The King’s English, Social Media, and the Digital Era

Jeff Somers poses about Ray Bradbury’s Fahrenheit 451:

Collective cultural memory suggests Fahrenheit 451 is about censoring books…. But dig deeper into Bradbury’s own discussions about his novel (and carefully reread the text) and you’ll see the author was really obsessed with the encroachment of technology, especially television, on the tradition of the written word. Bradbury positions the burning of books as a symptom of what’s happened to society, not the cause—he’s much more interested in the erosion of critical thought and imagination caused by society’s consumption of media.

This argument frames the dystopian novel as a powerful and prescient commentary on the nature and status of language in our current era of social media (Twitter, etc.) and digital text (from Kindle to the Internet).

Bradbury explained that his novel is about “”being turned into morons by TV.”

Even as some wring their hands about the death of print, we mostly in 2019 take that print for granted, rarely, I think, considering the importance of the printing press to the development of humanity, and even thought itself.

The importance of fixed language, or the possibility of fixed language, began with the printing press, and then Bradbury imagined a logical conclusion well past his lifetime—one in which other forms of technology dwarfed communication as print did.

At the end of the novel, readers discover that people have memorized books, becoming organic, living Kindles, of sorts, to preserve the fixed nature of language. Before print, narratives flourished in oral forms, the tellings and retellings perpetuating and changing those narratives along the way.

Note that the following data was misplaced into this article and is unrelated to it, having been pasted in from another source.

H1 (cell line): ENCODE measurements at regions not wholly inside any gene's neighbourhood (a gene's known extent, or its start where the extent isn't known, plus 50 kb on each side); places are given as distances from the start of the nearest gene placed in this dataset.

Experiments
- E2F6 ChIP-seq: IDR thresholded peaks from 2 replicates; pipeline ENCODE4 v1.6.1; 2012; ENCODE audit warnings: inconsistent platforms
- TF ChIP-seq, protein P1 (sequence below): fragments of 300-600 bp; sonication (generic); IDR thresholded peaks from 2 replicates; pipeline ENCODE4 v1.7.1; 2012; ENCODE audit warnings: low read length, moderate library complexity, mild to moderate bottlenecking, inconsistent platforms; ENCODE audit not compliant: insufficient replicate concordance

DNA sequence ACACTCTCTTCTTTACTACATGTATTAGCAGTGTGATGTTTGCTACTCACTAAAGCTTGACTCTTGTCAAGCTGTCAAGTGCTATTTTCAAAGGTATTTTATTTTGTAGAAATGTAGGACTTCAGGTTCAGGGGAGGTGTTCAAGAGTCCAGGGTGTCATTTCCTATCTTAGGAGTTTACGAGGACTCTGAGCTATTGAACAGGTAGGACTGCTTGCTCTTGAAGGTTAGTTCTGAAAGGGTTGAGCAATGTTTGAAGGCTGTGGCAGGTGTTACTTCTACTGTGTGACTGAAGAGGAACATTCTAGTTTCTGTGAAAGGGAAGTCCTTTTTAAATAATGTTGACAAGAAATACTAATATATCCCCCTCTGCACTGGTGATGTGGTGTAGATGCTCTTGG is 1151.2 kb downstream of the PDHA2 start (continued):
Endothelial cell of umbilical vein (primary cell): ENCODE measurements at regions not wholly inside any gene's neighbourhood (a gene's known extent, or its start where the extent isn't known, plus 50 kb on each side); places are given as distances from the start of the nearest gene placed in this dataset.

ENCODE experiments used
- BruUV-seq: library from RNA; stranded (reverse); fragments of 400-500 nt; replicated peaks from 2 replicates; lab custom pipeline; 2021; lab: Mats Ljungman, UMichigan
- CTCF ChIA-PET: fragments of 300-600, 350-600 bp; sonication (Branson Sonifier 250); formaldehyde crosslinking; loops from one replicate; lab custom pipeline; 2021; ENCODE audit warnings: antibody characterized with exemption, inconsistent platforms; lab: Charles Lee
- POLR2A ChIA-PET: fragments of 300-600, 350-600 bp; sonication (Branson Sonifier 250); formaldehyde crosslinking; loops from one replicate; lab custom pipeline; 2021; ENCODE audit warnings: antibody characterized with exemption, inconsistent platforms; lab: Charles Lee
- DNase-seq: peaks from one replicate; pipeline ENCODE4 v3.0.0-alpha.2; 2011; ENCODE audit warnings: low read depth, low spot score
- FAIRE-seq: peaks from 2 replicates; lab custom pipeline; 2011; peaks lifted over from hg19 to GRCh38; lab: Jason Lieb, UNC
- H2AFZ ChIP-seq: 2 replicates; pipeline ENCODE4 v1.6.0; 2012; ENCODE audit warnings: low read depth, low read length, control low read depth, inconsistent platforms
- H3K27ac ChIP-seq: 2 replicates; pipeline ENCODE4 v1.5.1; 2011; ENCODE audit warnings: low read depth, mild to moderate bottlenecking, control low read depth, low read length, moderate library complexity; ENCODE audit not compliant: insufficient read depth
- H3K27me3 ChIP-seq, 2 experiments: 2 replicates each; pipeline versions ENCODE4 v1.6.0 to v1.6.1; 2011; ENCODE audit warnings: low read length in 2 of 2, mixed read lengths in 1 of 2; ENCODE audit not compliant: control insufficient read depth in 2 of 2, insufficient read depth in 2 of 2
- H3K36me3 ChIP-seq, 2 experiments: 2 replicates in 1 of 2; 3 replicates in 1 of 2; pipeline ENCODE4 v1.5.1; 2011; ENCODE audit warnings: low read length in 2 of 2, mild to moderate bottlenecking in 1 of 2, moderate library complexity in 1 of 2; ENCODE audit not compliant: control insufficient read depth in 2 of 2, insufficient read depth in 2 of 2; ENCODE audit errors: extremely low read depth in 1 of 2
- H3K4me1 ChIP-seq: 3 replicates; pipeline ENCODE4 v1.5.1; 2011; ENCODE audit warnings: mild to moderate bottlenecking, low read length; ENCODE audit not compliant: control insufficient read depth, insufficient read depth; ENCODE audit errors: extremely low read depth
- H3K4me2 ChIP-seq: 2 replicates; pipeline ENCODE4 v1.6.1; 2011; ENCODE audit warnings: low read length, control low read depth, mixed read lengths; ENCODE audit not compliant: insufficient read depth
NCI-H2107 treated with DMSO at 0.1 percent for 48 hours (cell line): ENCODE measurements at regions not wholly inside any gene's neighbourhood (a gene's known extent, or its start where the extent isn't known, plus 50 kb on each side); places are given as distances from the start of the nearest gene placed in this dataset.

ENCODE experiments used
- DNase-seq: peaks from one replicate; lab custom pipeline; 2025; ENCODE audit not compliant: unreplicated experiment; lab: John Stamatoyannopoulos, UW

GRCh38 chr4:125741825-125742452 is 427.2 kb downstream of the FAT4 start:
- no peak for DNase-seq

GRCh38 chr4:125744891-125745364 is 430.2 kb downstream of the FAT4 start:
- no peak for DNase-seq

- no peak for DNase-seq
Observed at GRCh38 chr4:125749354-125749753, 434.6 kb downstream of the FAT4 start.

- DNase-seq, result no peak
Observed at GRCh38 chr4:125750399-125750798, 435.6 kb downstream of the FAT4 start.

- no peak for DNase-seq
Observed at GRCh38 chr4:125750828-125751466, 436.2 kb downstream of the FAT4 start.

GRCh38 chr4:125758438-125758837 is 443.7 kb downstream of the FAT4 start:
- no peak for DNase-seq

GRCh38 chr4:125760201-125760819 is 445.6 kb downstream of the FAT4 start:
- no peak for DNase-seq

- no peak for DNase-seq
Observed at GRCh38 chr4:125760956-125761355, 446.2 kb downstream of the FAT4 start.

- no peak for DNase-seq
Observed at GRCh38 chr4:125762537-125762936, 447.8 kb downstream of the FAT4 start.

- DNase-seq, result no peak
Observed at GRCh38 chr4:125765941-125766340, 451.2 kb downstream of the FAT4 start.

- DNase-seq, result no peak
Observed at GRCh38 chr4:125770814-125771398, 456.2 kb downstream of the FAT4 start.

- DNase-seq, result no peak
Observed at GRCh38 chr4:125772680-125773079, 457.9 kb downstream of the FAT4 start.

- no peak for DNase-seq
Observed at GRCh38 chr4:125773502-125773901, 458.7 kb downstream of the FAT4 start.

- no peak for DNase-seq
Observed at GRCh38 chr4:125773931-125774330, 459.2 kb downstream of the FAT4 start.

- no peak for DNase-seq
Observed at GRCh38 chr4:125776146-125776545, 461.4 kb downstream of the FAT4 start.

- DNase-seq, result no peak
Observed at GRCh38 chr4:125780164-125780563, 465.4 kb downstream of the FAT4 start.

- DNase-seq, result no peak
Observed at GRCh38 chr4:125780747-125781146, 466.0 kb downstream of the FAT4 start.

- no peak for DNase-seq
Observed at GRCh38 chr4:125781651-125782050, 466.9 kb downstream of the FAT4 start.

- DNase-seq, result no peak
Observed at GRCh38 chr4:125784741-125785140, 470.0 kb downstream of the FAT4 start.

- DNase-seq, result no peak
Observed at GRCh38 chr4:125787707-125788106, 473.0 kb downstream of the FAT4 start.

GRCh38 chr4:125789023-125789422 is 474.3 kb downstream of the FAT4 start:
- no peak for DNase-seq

I suspect the sky is not falling in terms of print text now because I recall while teaching high school English that the same sort of doom’s day warnings sprang up in the era of MTV and music videos. Videos, some warned, would not just kill the radio star, but were going to kill print.

English teachers were urged to pivot away from so much focus on print text, writing, and toward video communication; watching was the new literacy. Unlike Bradbury, these fear merchants failed to anticipate messaging over computers, the growth of email, and the advent of text messaging on smart phones and social media—all of which reshaped and propelled the importance of keyboarding and text (even as much of that is virtual).

The world shifted rather quickly away from music videos (MTV morphed into reality TV), toward cell phones with miniature keyboards (think BlackBerry), and then touchscreen cell phones with integrated keyboards (even the iPad has bowed to the market popularity of having a keyboard).

Print—fixed language—is an enduring aspect of human communication, and humanity itself, it seems. But the printing press and making language somewhat permanent resulted in another often ignored development—the rise of prescriptive rules for language (grammar, mechanics, spelling, and even style).

The rise of what many call simply “grammar books” because of their use in formal schooling reveals more about power than language itself. Proper use of language in English once carried the term “the King’s English.” It is there we should pause for a moment.

Linguistics professor John McWhorter has leveled a critique of Donald Trump, not so much for his presidential politics as for his language, notably on Twitter.

“The president of the United States has many faults, but let’s not ignore this one: He cannot write sentences,” McWhorter begins before cataloguing a pretty hefty list of Trump’s unusual uses of language on social media—odd capitalization, garbled spelling (apparently not copyedited by anyone), and typos.